But Ehrenreich hit a different point about being an immigrant in America that people in America might not know about. When she was working as a waitress in Florida, she worked with a Czech boy named George. George is a dishwasher at the second restaurant Barbara worked at, Jerry’s. On page 38, Ehrenreich tells her readers about how George explained to her about how he doesn’t actually get paid by the company but the money he makes goes to the agent that sent him over here, and out of the money he makes, the agent only gives him 5 dollars an hour. I think that this is something many Americans aren’t aware of. Ehrenreich could have left it out, but she made it a point in her book to educate people who knew nothing about it, such as myself. She points out a whole other dimension in the inequality in the workplace. She is really forcing her audience to look at a point of view most of them really don’t have to deal with.
But how can anyone talk about inequality in the workplace without so much as mentioning the topic of sexism, and so Ehrenreich did. She shows her readers several subtle hints of sexism throughout the book, “We all admire her for standing up to Billy and telling him, after some of his usual nastiness about the female server class” (page 21) which shows the sexism isn’t just on a corporate level but also on a management level. However Ehrenreich really uses Minnesota to hit at the topic. She very carefully weaves the statements into the text so if her readers aren’t on their toes, they might not notice at all. When she’s talking about the simple task of hanging up clothes she mentions, “My first response to the work is disappointment and a kind of sexist contempt”(156) then goes on to talk about how she thinks she could be better used doing something in plumbing but how that’s a man’s job and all she’s expected to do is return a pink shirt to it’s rack. She follows that with the simple but powerful statement: “I feel oppressed, too, by the mandatory gentility of Wal-Mart culture. This is ladies’ and we are all ladies’ here.”(156). And at this point Ehrenreich could have made a big investment in the subject and talked for paragraphs or pages about it, however she uses this as a way to move along her piece and she quickly moves away from the topic. Ehrenreich is smart in doing so as to not bore or lose some of her audience. She wants to keep the feminist undertones under wraps so she can squeeze them into different places for more of a wow factor. So her readers don’t go, “oh it’s just Barbra being feminist again.” Rather they think about why she decided to include this piece of information. It makes those types of claims seem more essential to her book and her story than little side notes that she included just because she feels like being feministic.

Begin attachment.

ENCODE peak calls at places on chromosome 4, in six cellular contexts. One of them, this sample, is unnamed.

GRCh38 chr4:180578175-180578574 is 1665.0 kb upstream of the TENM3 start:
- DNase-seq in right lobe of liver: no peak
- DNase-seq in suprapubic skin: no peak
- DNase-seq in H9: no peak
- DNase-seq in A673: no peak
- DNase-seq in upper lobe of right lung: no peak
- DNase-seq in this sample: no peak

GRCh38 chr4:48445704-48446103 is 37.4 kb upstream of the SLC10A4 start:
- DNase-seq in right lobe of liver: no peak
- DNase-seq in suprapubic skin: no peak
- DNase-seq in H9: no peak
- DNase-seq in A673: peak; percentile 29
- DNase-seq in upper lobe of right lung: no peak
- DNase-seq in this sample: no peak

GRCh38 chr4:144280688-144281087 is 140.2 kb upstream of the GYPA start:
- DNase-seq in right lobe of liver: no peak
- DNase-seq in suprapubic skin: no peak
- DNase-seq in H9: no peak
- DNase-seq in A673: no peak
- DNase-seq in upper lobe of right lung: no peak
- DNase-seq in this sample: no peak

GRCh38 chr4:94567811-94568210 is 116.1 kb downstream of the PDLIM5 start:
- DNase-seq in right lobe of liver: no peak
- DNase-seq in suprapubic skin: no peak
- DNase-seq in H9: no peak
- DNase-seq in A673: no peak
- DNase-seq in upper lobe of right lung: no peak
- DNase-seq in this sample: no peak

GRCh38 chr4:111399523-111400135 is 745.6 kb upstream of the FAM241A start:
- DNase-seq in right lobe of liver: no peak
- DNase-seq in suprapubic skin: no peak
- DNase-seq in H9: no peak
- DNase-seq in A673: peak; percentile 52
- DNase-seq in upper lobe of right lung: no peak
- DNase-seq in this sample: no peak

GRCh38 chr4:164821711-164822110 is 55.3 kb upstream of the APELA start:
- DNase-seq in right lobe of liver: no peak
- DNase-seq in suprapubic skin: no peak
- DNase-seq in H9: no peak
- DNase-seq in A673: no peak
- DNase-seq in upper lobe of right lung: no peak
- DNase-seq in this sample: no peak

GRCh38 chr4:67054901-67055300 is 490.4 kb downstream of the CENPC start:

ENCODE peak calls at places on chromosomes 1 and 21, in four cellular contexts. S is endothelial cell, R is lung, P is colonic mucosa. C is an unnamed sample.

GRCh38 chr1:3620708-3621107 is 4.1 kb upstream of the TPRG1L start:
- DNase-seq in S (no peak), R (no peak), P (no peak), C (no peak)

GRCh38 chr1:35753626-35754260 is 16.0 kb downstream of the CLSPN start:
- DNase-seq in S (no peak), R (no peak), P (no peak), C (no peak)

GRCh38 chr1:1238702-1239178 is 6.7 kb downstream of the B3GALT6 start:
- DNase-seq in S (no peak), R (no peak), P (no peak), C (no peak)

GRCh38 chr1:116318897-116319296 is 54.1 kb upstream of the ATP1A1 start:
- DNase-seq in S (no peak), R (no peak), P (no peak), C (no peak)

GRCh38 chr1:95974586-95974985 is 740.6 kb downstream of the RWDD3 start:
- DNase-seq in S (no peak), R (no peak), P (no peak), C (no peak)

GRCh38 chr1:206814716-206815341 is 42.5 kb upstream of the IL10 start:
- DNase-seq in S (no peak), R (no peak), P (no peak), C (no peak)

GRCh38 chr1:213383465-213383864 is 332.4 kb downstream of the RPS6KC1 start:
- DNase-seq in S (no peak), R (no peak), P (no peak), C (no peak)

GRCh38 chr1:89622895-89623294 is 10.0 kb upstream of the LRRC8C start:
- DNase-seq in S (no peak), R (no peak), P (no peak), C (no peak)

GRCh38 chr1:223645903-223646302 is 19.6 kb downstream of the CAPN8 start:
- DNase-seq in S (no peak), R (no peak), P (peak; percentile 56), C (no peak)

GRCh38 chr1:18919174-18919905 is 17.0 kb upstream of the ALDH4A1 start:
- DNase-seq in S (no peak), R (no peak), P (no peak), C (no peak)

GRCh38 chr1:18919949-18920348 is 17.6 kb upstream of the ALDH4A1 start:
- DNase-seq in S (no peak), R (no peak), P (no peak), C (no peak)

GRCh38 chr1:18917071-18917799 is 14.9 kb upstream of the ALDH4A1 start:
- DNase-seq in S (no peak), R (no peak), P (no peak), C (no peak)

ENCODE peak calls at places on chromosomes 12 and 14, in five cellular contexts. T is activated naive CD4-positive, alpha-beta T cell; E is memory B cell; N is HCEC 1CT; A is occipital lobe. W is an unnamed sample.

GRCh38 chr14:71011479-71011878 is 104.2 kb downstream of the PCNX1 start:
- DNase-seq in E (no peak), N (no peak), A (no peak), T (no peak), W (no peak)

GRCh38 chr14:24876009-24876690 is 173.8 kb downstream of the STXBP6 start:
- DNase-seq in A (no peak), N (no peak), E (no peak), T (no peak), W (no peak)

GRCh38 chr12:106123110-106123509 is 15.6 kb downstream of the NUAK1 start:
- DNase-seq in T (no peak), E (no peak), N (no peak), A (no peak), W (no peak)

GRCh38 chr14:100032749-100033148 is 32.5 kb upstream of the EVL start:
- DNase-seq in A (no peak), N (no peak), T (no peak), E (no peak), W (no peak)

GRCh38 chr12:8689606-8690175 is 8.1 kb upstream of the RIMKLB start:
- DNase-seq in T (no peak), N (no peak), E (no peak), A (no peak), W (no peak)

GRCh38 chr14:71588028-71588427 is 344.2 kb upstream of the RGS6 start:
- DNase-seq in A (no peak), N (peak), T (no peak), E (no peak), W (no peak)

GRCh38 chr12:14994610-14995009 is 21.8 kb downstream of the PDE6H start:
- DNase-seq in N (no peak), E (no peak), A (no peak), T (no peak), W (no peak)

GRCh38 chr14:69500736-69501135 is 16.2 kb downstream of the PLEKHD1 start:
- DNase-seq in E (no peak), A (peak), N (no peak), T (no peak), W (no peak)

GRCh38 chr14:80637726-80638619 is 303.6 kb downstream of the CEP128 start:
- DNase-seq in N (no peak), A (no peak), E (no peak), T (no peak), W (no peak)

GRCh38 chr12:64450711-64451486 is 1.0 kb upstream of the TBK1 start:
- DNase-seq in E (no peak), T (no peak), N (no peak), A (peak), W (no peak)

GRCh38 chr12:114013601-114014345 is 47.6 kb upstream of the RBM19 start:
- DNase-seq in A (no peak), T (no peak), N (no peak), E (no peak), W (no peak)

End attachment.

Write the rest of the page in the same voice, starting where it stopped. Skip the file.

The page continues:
Nickel and Dimed really does a great job of lightly pointing out the equality flaws in the average American workplace. Ehrenreich does a fantastic job of showing the sexism in the workplace without giving her readers the feeling that she might have an ulterior motive. She also gives them a great view on noticing the racism in her experiences. Though the goal of the book is clearly to explain to her audience how someone clearly can not live comfortably, or maybe even at all, on minimum wage, Nickel and Dimed had clear undertones of other extremely serious topics including and especially inequality in the workplace